Have we talked before? No, I didn’t think so. So please don’t send Zehno your RFP. Really. We don’t want it.
Blind requests for proposals (usually from state institutions) have been raining down on us. Most are a BFWT (Big F’ing Waste of Time, if you’ll excuse my French — I am Cajun, you know).
The latest one that came in at 47 pages long plus an addendum. Of those 47 pages, six paragraphs relate to the actual needs/scope of work. The remaining 46 pages address such fascinating topics (and requirements) as “Federal Lobbying Prohibition” and “Affirmation Regarding Bribery Convictions” — all citing criminal procedures and articles of the law.
If we have questions, we can send them to the helpful “procurement” representative. In writing, please.
At some point, I think we’ll get an RFP that asks for the blood type of all of my employees and stipulates that I leave the institution in my will. Hey — that’s what it takes to be considered a “contractor.”
Please, people! Make it stop.
What’s our preferred process if not the RFP? At Zehno, we like to do a thing called talking, which might lead to a recommended plan based on our insights about a potential client’s needs and staffing.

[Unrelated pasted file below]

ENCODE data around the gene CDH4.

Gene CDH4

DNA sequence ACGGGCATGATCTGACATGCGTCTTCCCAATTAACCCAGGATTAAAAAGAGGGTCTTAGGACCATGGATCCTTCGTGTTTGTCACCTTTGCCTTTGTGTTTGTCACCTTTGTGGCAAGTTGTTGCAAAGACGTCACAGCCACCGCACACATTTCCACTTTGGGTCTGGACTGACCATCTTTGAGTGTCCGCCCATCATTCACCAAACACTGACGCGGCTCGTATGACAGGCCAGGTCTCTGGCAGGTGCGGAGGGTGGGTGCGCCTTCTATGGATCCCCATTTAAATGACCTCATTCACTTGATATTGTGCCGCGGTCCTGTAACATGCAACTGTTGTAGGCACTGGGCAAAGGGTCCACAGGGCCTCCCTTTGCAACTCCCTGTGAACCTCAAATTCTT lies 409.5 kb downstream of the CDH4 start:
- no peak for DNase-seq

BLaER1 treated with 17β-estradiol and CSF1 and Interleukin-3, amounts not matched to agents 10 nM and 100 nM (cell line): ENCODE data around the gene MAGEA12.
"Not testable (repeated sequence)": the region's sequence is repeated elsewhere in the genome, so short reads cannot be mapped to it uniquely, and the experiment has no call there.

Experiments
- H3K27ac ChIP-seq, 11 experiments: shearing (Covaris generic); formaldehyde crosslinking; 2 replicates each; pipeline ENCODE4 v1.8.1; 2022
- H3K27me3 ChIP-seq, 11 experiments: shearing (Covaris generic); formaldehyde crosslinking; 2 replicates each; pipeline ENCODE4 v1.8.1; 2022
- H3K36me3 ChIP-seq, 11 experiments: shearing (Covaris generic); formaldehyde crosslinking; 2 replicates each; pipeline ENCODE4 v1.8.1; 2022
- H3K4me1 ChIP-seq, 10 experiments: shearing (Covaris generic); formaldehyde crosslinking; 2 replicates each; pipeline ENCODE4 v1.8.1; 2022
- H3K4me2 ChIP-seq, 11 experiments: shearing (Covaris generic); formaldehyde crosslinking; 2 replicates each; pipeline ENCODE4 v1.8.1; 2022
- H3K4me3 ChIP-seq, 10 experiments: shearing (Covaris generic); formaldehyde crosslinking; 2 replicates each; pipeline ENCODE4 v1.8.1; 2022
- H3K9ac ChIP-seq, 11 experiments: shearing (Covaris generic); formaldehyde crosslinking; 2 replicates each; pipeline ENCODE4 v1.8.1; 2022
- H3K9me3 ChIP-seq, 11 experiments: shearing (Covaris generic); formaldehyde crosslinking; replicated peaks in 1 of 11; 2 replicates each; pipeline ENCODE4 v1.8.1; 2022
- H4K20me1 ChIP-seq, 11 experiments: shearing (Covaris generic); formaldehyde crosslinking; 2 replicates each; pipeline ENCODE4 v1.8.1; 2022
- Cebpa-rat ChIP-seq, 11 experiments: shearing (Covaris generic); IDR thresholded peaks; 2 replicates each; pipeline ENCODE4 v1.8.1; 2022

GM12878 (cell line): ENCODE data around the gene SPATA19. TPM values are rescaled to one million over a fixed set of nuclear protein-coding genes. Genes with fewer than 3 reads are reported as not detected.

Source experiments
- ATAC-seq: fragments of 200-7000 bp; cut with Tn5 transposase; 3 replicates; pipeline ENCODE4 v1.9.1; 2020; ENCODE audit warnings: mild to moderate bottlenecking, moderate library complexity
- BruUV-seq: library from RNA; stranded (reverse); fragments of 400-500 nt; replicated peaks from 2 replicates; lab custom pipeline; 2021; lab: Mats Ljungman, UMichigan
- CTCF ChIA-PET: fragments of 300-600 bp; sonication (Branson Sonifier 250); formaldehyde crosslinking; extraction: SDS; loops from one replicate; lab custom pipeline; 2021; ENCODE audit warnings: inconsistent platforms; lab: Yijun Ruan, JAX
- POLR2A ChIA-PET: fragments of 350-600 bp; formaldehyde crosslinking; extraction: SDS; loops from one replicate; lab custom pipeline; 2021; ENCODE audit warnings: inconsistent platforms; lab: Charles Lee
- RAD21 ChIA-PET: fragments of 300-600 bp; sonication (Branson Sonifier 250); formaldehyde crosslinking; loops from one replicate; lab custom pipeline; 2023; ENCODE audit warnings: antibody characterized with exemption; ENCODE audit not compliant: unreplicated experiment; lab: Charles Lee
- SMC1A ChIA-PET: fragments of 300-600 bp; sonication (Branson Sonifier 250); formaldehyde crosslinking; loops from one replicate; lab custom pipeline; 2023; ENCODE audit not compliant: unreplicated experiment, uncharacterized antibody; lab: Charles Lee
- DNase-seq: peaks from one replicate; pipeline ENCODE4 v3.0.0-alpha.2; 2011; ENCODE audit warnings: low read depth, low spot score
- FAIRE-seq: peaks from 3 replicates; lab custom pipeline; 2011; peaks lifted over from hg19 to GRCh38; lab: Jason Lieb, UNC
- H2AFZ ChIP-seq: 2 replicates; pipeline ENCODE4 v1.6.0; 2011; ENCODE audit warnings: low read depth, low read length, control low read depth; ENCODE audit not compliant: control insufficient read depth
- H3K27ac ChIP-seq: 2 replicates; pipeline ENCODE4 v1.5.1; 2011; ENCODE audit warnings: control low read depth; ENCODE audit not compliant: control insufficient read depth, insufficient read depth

- Our talk needs to be with the most important decision makers and stakeholders about the work. We talk about what your problems, your goals, what you need help with and what your budget is for getting there. We listen to your responses. Is this an opportunity where we can make a difference and add value?
- If during our talking you also find that you like our process, our work, our results achieved for other clients, we’ll talk some more about whether a proposal makes sense.
- But only if there’s a good fit.
It’s really not that complicated. Take the first step and if you like where we’re going together, let’s keep going.
There are lots of great opportunities out there to help educational organizations strengthen their positions through brand and marketing — but not enough time to read and respond to all of these RFPs.
So please, let’s just talk instead.
Thanks for letting me get that off of my chest.
If you’re ready for more musings on RFPs, check out our white paper: Request for People: Finding the Right Fit in a Communications Partner.